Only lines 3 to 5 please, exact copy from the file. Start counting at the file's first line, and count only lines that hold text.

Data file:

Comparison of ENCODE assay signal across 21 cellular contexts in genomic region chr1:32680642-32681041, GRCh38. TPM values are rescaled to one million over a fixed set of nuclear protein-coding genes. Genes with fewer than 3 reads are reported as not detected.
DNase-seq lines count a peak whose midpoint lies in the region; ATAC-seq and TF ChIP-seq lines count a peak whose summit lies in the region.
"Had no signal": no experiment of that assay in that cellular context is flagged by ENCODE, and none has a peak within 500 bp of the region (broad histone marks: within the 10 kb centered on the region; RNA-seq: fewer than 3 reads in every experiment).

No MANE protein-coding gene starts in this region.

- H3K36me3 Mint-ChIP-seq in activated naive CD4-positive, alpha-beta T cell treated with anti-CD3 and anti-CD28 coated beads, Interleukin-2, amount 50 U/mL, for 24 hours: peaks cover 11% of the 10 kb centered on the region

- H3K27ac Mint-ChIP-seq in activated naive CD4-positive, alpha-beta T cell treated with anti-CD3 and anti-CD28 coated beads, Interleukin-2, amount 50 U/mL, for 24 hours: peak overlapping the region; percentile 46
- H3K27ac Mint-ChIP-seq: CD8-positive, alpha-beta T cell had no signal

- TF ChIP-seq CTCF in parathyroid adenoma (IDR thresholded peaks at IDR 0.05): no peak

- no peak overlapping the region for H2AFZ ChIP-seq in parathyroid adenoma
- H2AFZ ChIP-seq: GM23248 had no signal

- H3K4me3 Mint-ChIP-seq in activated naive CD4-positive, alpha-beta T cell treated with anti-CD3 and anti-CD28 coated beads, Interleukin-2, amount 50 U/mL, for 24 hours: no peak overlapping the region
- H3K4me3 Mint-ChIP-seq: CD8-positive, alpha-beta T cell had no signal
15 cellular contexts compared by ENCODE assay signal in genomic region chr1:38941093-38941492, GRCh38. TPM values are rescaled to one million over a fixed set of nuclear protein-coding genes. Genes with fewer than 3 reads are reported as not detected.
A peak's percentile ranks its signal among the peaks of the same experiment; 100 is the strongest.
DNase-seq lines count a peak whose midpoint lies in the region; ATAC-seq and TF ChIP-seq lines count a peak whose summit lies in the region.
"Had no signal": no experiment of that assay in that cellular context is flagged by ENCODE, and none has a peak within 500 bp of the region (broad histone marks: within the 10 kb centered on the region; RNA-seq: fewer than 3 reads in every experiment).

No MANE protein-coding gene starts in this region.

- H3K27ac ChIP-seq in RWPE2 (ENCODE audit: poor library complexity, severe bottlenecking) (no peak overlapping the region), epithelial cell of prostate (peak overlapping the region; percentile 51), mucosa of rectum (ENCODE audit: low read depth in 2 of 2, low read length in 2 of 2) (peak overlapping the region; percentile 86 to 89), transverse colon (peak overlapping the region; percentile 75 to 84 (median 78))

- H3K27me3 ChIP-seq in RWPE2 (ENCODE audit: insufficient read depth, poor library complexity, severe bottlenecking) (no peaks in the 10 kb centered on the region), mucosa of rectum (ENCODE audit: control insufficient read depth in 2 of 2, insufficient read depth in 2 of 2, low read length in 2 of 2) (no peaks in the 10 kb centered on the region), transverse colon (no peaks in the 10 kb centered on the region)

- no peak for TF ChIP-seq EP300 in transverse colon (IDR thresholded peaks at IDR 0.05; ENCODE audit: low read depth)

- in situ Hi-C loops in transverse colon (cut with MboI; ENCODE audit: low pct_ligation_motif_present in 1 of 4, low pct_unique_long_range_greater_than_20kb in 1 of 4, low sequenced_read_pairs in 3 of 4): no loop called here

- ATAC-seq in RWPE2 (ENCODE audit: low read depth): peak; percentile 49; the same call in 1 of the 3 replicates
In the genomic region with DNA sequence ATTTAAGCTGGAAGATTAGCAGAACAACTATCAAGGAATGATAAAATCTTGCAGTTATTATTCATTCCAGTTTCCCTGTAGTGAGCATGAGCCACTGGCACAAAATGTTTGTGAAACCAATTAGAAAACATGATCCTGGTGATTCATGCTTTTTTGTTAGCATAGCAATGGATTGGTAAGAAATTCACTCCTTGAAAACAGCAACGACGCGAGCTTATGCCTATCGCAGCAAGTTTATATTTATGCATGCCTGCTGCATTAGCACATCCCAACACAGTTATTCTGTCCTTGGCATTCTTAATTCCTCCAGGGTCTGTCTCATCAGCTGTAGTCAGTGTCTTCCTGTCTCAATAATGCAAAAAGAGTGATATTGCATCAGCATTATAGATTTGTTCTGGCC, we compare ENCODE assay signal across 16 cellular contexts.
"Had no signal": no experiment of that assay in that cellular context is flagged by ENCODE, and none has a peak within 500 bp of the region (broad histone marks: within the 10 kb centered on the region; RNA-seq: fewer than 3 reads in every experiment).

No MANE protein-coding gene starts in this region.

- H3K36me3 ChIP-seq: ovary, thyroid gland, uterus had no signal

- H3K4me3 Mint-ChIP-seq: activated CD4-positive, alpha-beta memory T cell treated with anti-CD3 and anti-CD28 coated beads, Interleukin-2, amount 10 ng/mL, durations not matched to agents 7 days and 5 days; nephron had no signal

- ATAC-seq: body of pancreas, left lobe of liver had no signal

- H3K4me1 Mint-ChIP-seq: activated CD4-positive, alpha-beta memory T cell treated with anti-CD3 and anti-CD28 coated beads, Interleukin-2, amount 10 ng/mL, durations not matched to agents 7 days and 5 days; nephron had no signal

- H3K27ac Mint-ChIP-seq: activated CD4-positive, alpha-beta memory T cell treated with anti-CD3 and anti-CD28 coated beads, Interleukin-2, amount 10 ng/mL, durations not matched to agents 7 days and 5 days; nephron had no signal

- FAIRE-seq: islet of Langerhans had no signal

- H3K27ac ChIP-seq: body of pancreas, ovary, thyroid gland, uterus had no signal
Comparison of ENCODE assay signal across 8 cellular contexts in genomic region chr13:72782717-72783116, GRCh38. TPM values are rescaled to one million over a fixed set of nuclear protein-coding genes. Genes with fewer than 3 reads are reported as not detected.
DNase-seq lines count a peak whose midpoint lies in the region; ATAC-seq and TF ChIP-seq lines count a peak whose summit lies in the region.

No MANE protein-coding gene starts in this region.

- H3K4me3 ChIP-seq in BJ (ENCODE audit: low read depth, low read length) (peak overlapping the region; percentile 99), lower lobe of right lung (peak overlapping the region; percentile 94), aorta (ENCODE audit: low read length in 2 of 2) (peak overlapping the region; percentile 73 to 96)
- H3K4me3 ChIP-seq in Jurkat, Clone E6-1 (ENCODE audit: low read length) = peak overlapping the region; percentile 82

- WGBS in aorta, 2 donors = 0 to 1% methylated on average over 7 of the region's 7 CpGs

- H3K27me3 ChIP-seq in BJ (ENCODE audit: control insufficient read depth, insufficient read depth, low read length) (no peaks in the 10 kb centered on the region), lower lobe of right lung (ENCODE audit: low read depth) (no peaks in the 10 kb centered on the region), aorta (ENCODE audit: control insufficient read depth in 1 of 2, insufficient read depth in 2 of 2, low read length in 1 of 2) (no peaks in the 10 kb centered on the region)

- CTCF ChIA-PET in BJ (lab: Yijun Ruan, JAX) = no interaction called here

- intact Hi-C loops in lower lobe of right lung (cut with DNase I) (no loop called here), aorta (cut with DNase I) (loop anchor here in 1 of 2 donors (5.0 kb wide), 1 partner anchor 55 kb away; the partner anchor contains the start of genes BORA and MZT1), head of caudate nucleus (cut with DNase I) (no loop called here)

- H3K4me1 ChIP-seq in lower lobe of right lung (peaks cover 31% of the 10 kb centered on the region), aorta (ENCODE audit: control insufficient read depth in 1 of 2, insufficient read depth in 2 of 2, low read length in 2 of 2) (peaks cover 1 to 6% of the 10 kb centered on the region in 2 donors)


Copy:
"Had no signal": no experiment of that assay in that cellular context is flagged by ENCODE, and none has a peak within 500 bp of the region (broad histone marks: within the 10 kb centered on the region; RNA-seq: fewer than 3 reads in every experiment).

No MANE protein-coding gene starts in this region.

- H3K36me3 Mint-ChIP-seq in activated naive CD4-positive, alpha-beta T cell treated with anti-CD3 and anti-CD28 coated beads, Interleukin-2, amount 50 U/mL, for 24 hours: peaks cover 11% of the 10 kb centered on the region